Between China and America, however, no such modus operandi has ever existed. Beijing made no commitment comparable to Moscow. Moreover, “military training” could well camouflage offensive weapons, delivery systems or other threatening capabilities.

For example, hypersonic cruise missiles, already harder to detect, track, and destroy than ballistic missiles, are natural candidates for installation in Cuba, a prospect we cannot tolerate, along with many other risks, like a Chinese submarine base. Beijing’s interests in Venezuela’s oil-and-gas assets, its support for Venezuelan President Nicolás Maduro’s dictatorship, and its extensive mineral and other investments throughout Latin America could help make Cuba the center for China’s activities across the Hemisphere.

Beijing plainly deals with Havana as though it has no inhibitions. Neither should we. America should move immediately to thwart China’s intrusive ambitions. Revoking diplomatic relations with Cuba; increased economic sanctions against both China and Cuba; and far stricter implementation of existing sanctions, are required now. Although these steps have previously failed to overthrow Castro or his successors, prior measures were never backed, post-1962, by the possibility of using American force against the regime, assuming Moscow adhered to the “implicit understanding.” Moreover, the failed 1961 Bay of Pigs invasion spooked U.S. officials, thereby ending significant planning for Cuban exile participation in regime-change efforts.

That was then. China’s intrusion into Cuba reflects a significant escalation in its hegemonic aspirations, equal to or graver than the 1960s Soviet presence. One thing is certain: We should not stand idly by. Had Presidents Eisenhower or Kennedy acted more forcefully and effectively against Castro, we might have avoided many perilous Cold War crises, sparing us decades of strategic concern, not to mention the repression of Cuba’s people.

As evidence grows that China is prepared to take full advantage of Cuba’s geographic proximity to America, we need to think again about whether and how to overthrow Havana’s post-Castro regime. With Beijing’s threat rising, we should not miss today’s moment without seriously reconsidering how to return this geographically critical island to its own people’s friendlier hands.

Both Havana and Beijing need to understand, without qualification, that they have no license to engage in behavior threatening the United States. We are bound by no commitment limiting our use of force. Just as Nixon properly blocked the Soviets at Cienfuegos, we should examine how to block construction of Chinese military facilities. Guantanamo Bay, for example, was never prepared as a staging ground for anti-Castro activities but remains fully available to us today.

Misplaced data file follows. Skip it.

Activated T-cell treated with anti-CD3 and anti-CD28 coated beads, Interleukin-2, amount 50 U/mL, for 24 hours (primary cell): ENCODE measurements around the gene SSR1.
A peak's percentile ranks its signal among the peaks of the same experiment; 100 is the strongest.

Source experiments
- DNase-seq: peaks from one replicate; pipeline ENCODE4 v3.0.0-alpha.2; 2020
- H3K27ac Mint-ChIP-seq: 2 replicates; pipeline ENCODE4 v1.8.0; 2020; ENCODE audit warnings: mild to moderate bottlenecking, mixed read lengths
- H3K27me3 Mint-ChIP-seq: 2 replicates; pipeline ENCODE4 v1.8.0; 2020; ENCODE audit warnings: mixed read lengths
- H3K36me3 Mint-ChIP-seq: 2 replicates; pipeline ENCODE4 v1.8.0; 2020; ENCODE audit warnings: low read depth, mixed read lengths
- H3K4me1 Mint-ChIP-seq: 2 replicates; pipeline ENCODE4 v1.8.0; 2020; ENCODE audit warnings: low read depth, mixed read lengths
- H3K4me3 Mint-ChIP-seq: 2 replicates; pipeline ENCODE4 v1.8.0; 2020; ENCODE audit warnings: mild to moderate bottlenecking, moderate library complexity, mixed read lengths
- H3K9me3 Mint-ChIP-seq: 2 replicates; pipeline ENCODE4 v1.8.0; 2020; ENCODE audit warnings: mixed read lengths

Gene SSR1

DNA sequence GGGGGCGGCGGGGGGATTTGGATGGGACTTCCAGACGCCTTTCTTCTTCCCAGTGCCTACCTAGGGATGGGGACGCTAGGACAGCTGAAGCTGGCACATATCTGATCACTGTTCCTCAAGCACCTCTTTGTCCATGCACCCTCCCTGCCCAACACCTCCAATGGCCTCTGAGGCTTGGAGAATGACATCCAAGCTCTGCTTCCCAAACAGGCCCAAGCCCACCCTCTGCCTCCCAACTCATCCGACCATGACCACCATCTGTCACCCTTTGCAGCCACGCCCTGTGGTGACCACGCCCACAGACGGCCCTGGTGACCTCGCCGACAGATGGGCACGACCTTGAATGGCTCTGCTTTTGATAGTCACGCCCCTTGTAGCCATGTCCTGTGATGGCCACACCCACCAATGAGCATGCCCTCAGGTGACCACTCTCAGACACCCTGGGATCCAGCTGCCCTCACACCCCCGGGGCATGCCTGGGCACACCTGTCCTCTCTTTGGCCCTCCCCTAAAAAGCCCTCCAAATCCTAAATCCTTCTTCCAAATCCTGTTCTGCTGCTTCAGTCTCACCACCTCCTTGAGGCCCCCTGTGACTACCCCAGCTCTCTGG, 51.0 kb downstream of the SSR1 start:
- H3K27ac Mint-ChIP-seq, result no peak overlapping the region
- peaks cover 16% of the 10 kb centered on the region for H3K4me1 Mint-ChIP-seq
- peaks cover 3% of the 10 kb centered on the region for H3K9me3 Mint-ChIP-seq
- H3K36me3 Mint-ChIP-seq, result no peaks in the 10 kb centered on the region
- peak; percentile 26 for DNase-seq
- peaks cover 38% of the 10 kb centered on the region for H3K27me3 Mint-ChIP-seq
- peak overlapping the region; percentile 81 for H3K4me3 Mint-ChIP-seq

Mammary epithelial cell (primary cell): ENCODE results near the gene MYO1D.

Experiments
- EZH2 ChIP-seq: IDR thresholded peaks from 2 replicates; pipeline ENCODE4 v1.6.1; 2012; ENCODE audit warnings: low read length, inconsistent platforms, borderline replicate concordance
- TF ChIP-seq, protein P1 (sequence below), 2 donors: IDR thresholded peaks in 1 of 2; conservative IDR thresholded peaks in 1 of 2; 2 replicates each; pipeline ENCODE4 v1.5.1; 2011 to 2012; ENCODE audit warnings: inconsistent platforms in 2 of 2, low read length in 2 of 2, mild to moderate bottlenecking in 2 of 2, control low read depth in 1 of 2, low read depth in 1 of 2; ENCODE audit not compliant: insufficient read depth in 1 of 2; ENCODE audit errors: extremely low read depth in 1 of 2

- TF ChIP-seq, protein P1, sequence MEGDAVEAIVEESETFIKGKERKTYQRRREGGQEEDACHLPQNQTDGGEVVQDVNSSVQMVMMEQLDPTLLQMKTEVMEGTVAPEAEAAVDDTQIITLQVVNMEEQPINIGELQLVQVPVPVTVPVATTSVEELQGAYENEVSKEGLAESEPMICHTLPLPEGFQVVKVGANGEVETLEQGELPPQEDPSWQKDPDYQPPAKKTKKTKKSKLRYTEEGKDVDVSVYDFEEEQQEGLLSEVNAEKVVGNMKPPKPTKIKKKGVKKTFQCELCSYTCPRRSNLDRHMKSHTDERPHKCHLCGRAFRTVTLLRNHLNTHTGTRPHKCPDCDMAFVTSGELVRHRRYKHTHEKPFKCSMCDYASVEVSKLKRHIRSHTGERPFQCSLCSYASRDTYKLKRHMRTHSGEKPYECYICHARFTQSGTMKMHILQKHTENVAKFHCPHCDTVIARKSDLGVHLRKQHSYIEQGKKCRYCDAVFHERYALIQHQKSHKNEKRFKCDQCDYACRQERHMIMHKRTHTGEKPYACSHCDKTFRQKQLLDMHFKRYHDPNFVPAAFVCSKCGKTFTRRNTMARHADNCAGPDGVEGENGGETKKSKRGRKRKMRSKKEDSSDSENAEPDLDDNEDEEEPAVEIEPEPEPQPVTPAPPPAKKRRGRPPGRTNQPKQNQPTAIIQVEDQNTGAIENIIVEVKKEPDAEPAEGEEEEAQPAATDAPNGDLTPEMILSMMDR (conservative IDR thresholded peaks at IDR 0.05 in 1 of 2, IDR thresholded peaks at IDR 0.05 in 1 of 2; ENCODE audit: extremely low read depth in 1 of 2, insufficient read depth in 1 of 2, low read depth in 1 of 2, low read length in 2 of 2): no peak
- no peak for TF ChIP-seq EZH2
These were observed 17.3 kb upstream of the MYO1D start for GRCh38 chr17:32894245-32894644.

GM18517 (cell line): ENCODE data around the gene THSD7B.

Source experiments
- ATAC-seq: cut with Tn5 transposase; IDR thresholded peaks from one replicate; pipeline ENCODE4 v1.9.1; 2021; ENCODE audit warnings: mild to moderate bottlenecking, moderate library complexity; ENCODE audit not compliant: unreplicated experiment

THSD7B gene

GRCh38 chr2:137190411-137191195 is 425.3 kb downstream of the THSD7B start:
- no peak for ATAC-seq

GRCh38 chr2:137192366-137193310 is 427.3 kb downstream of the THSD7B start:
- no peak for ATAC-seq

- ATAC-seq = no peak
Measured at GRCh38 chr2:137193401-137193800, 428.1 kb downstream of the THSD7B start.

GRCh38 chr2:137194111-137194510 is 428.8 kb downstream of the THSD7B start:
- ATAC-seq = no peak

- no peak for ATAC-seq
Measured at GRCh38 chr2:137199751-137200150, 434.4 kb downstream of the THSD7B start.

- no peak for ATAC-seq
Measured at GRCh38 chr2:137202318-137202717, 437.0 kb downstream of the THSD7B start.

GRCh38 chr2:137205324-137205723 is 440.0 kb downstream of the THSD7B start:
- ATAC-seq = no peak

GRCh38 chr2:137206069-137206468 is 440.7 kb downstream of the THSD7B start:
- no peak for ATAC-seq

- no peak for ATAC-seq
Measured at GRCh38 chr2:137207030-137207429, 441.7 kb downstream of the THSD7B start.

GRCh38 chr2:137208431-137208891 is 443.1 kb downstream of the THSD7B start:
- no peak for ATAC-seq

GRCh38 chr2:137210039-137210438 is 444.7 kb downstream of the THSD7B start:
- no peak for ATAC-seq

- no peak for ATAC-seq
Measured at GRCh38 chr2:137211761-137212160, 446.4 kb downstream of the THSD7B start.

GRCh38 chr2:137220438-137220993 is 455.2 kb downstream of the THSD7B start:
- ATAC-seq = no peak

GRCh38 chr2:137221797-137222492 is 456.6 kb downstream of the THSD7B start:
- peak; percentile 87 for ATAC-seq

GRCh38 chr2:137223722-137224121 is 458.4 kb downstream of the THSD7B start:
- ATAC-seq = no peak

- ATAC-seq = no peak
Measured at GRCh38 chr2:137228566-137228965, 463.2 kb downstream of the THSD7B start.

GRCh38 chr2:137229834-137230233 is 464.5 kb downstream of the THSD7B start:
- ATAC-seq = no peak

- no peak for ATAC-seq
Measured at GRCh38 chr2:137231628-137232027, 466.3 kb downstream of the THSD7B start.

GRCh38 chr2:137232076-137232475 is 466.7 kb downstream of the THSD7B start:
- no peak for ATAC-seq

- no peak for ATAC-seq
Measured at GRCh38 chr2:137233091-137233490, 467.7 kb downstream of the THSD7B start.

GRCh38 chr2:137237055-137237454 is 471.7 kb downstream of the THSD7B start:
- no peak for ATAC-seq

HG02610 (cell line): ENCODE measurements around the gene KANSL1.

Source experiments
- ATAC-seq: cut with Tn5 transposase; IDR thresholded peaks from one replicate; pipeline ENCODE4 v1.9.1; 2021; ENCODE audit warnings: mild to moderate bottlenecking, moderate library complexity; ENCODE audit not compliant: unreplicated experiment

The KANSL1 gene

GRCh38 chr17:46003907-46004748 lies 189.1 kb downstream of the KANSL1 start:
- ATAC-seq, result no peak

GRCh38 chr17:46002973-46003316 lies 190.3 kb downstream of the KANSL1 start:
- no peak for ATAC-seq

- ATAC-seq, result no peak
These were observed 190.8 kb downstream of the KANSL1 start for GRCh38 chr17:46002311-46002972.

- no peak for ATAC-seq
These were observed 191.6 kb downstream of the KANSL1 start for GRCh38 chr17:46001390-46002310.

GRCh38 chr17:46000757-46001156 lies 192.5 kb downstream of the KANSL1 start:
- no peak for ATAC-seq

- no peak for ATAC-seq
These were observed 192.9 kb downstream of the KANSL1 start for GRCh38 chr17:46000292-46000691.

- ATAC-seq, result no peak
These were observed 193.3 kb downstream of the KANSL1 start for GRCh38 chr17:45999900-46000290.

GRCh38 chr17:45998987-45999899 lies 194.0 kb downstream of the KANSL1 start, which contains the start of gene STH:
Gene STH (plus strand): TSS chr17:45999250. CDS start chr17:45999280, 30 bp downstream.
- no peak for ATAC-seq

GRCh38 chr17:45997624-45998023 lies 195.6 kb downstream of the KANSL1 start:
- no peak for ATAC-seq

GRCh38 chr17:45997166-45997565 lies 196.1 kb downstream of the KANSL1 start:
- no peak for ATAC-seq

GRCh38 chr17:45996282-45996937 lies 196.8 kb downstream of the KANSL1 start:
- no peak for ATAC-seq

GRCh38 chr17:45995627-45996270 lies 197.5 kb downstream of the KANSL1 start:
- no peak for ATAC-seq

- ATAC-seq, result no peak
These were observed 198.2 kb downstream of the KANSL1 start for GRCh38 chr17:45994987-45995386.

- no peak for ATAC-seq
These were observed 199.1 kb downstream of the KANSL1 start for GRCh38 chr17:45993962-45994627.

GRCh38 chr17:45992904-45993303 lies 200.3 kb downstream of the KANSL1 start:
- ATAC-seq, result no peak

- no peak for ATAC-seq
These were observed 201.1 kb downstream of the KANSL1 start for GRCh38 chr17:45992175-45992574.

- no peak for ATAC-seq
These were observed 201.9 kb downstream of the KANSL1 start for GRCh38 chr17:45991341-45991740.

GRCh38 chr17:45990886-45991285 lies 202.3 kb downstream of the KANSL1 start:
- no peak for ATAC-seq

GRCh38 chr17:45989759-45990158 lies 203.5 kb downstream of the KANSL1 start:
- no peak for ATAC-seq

Verbal sparring between Beijing and Washington, or even ominous developments in Russia, should not distract us from critical opportunities to preclude a rising Chinese threat centered in Cuba. If Biden won’t act, Republican candidates in 2024 should make China’s looming Cuba presence a major campaign issue.

Biden’s foolish rush to rejoin UNESCO has nothing to do with China

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This article was first published in The New York Post on June 20, 2023.  Click Here to read the original article.

Demonstrating yet again that it’s little more than Barack Obama’s third term, the Biden White House is once more pressing to rejoin the United Nations Educational, Scientific and Cultural Organization.

This ill-advised gambit will cost about $600 million, apparently just a rounding error for the administration’s budgeteers.

Ronald Reagan rightly withdrew the United States in 1983, citing UNESCO’s highly politicized hostility to freedom of the press and general anti-Americanism; pervasive antisemitism and anti-Israel biases; and utter lack of program and budget discipline.

UNESCO’s US supporters, almost all on the political left, launched a series of unsuccessful efforts to rejoin, repeatedly seeking a new pretext to end the horror of being outside a multilateral organization, no matter how failed and irreparable.

Unfortunately, they persuaded President George W. Bush to return, ostensibly to mitigate the bad press he received for conducting a “unilateralist” foreign policy. Of course, nothing of the sort happened.

With the unwitting Americans seduced back in, UNESCO’s true political agenda emerged under the Obama administration’s welcoming gaze.

In 2011, continuing its decades-long campaign to demonstrate international “statehood” by obtaining membership in UN bodies, the Palestinian Authority, heir to the Palestine Liberation Organization, applied to join UNESCO.

Obama’s support for Palestinian causes so weakened the US position that the PA/PLO’s illegitimate campaign succeeded.